The digital revolution has also made production more affordable. In the beginning, audiobook forerunners like Books on Tape, another California company, were limited by the expense of producing and distributing the many cassettes it took to contain a single book. “There might only be 50 books in their catalog,” Deyan recalls.
Now that most people download their audiobooks from the Internet, that’s changed. “Audible is able to have thousands of choices for you,” Deyan says.
In fact, to expand its catalog, Audible placed an order with Deyan Audio to record 700 titles in 60 days. Deyan employees reverently referred to this event as the “Audible Boom,” denoting historical import, like the Renaissance or maybe the Gold Rush.
The Deyans used the Audible Boom money for the down payment on their house. “We thought — and everyone in the industry thought — that it was going to be banging like this forever,” she says. “We didn’t understand that it was one moment in time that you got this windfall.” The boom has inspired novice narrators and seasoned voice-over actors alike to build their own home audio setups. Deyan, however, remains a top-of-the-line, one-stop shop.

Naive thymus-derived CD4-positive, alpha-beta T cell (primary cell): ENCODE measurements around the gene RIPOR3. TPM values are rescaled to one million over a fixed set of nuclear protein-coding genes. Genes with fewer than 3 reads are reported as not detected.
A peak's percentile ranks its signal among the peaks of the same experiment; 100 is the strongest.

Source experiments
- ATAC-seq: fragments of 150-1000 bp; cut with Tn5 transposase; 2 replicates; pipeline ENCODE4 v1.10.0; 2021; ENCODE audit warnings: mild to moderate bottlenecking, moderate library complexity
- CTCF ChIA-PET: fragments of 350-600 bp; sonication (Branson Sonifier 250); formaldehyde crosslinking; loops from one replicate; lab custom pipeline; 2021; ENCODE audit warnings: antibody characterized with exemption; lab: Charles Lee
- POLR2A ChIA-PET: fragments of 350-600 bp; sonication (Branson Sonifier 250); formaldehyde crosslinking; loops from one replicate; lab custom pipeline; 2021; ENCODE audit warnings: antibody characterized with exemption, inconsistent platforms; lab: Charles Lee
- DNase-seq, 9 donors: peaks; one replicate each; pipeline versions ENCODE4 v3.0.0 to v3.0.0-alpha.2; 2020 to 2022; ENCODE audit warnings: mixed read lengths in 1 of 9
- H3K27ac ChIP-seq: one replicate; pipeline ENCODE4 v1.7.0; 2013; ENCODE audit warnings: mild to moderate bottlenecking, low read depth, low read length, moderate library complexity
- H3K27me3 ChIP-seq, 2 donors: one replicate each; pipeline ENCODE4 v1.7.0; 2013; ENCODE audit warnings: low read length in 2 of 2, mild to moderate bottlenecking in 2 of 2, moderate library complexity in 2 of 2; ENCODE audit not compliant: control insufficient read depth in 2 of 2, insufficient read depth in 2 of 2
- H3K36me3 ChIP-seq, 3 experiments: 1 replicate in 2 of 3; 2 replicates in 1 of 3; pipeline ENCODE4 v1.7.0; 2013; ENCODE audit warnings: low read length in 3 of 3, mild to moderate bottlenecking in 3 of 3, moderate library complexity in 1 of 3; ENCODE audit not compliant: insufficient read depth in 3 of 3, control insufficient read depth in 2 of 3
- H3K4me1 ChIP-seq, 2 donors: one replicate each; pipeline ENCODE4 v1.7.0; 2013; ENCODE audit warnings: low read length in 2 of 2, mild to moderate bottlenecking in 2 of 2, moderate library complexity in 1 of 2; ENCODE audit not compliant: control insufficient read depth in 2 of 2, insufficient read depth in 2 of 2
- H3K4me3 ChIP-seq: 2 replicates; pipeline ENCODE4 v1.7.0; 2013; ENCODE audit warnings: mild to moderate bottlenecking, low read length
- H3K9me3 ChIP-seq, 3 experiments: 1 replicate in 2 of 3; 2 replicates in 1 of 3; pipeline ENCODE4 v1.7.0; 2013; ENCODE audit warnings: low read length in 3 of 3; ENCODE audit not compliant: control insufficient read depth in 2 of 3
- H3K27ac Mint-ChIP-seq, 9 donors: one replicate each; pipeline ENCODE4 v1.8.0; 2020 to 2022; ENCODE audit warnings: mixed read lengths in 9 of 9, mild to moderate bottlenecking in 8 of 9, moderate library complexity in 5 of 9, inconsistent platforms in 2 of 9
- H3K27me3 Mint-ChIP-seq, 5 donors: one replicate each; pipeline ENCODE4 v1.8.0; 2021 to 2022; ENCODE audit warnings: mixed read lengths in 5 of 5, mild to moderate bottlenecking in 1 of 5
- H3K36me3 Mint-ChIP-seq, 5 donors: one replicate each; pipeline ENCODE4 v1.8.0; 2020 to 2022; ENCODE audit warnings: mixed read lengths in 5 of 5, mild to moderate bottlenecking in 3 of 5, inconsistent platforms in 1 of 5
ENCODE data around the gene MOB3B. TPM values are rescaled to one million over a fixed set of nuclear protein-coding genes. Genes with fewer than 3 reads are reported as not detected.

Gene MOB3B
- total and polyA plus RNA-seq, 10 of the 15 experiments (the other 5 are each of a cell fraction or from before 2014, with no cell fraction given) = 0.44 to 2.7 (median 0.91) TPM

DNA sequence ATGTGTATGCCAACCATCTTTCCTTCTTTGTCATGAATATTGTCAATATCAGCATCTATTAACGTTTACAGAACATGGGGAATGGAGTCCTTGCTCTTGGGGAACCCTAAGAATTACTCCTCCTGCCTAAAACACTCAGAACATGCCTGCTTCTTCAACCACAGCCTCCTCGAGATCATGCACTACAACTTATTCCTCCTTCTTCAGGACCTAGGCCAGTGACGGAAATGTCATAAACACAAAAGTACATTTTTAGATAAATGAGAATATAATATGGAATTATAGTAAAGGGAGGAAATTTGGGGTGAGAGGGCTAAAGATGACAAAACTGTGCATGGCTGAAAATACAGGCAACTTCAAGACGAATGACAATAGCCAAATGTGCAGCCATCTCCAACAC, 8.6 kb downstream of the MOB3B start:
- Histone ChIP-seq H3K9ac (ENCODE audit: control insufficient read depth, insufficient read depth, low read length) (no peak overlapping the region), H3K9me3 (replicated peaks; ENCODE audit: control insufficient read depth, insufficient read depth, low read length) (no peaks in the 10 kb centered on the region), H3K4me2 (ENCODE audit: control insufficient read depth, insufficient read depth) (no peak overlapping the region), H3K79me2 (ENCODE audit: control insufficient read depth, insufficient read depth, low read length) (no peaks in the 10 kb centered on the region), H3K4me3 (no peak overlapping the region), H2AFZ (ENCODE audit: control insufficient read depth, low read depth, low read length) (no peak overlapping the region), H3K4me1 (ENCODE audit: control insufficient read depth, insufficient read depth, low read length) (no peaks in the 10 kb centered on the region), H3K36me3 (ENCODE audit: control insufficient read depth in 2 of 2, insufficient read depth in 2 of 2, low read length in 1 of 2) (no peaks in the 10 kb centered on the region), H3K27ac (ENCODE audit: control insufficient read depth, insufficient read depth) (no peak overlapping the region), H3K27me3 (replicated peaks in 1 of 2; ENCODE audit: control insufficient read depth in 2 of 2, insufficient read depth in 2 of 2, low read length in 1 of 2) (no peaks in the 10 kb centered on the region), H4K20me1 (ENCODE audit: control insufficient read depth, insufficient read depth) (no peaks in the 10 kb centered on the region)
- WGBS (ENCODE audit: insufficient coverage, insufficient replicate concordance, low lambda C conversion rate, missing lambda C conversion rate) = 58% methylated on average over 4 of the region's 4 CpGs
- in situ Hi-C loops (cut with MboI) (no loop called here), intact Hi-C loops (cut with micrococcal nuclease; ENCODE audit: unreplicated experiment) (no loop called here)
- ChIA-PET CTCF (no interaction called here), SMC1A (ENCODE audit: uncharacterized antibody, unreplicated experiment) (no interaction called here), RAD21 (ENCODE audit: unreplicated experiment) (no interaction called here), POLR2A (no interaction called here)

Actress and narrator Elizabeth Knowelden, her dark hair loose, was at work on “Maid of the Kings Court,” a historical romance novel by Lucy Worsley, which she read from a tablet. “We’re just getting to a good part,” Knowelden said when I arrived. Deyan’s audio booths have the luxury of windows — actors can make eye contact with engineers (or reporters) during marathon recording sessions and enjoy some natural light. This was Knowelden’s third day working on the audiobook, and each session lasted six or seven hours.